A New Approach to Testing Dark Energy Models by Observations Page: 3 of 19
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The accelerating expansion of the universe in the present epoch was discovered in 1998
[1, 2] via Type Ia supernova (SN Ia) distance measurement. This has been confirmed by more
recent observations, including SN Ia [3, 4, 5], cosmic microwave background (CMB)  and
large-scale structure (LSS)  observations. Models with a wide variety of strategies have
been proposed to explain this salient phenomenon. One of the approaches invokes an energy
source, generally referred to as "dark energy", that provides a significant negative pressure
and therefore a repulsive gravity (anti-gravity). Examples of dark energy candidates include
a positive cosmological constant [8, 9, 10] and a dynamical scalar field such as quintessence
[11, 12, 13] and phantom .
So far many of these models remain consistent with observational results. In this situation
the dark energy information obtained by comparing the individual theoretical model with
the observational data is indecisive. Responding to this deficiency, recently cosmologists
attempt to extract the generic features of dark energy, such as (the constraints on) the
equation of state (EoS) or the energy density as a function of the redshift, from observational
results by invoking model-independent parametrizations in data analysis [15, 16, 17, 18]. It is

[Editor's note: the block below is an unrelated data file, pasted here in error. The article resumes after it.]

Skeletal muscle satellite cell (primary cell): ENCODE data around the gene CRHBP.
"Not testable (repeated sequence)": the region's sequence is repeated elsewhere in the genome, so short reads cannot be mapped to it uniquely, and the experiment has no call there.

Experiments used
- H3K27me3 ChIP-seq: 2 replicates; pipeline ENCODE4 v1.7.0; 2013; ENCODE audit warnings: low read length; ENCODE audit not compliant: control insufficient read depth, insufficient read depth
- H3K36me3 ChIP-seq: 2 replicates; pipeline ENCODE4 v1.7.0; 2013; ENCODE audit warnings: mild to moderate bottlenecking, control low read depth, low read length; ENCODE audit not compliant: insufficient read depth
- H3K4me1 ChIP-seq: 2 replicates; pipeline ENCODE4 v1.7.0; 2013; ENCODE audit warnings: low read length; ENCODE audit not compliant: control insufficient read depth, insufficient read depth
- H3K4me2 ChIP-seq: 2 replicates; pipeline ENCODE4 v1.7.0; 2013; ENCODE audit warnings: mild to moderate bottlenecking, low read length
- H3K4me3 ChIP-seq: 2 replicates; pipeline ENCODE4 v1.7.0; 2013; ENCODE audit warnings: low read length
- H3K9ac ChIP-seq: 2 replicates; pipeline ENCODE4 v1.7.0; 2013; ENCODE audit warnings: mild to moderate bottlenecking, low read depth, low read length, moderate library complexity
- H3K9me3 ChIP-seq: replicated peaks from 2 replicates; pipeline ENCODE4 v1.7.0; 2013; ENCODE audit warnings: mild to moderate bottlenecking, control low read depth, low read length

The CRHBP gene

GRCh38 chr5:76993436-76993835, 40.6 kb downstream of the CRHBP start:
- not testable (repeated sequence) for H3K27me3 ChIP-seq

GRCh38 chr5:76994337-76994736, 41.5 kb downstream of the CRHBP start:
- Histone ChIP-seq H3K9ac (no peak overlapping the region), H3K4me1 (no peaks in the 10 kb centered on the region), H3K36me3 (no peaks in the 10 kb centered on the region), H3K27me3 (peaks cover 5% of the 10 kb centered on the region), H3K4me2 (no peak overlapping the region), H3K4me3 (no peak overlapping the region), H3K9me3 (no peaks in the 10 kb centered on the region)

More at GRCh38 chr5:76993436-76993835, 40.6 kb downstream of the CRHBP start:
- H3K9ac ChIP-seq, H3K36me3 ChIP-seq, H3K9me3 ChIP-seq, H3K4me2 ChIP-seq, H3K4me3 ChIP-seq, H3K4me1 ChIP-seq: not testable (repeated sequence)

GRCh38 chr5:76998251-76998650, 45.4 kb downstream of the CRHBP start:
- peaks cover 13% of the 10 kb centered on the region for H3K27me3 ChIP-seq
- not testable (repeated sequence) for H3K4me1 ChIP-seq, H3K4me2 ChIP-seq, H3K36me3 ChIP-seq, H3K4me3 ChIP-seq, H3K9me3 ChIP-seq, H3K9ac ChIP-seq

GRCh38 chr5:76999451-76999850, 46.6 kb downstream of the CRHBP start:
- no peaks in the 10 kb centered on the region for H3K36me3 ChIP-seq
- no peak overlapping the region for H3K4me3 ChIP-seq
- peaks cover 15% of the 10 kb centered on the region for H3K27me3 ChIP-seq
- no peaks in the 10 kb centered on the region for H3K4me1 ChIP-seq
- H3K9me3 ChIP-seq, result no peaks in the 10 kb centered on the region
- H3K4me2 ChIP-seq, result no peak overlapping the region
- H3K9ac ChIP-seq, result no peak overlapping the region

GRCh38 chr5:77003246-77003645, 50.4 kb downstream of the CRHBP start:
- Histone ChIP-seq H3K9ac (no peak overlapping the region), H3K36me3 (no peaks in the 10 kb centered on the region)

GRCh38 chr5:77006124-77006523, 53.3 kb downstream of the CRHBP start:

hoped that several generic questions can be addressed through this approach. A particularly
important question is: Is dark energy a cosmological constant? If not, it is essential to explore
how the dark energy density evolves with time. A specific manifestation of this would be
the deviation of the dark energy EoS from -1.
Along a similar line with the utilization of a parametrization, in the present paper we
propose a new approach to the testing of the consistency between observational results and
dark energy models or, more generally, cosmological models. For each category of dark
energy models we suggest introducing a distinct characteristic Q(z) that in general varies
with time and the redshift z but is equivalent to an essential constant parameter within the
scope of that category of models. In general the quantities, Q(z) and dQ(z)/dz, by design
can be reconstructed from data with no reliance on the other parameters of the models. The
consistency between data and models can then be assessed by comparing the observational
constraint on dQ(z)/dz with the theoretical prediction, dQ(z)/dz = 0. This approach
in principle provides a simple "litmus test" for each category of dark energy models. In
addition, for a category of models that passes the test we can further constrain the distinct
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Gu, Je-An; /NCTS, Hsinchu /Taiwan, Natl. Taiwan U.; Chen, Chien-Wen; /Taiwan, Natl. Taiwan U.; Chen, Pisin; /Taiwan, Natl. Taiwan U. /KIPAC, Menlo Park et al. A New Approach to Testing Dark Energy Models by Observations, article, October 24, 2013; United States. (digital.library.unt.edu/ark:/67531/metadc870095/m1/3/: accessed December 16, 2018), University of North Texas Libraries, Digital Library, digital.library.unt.edu; crediting UNT Libraries Government Documents Department.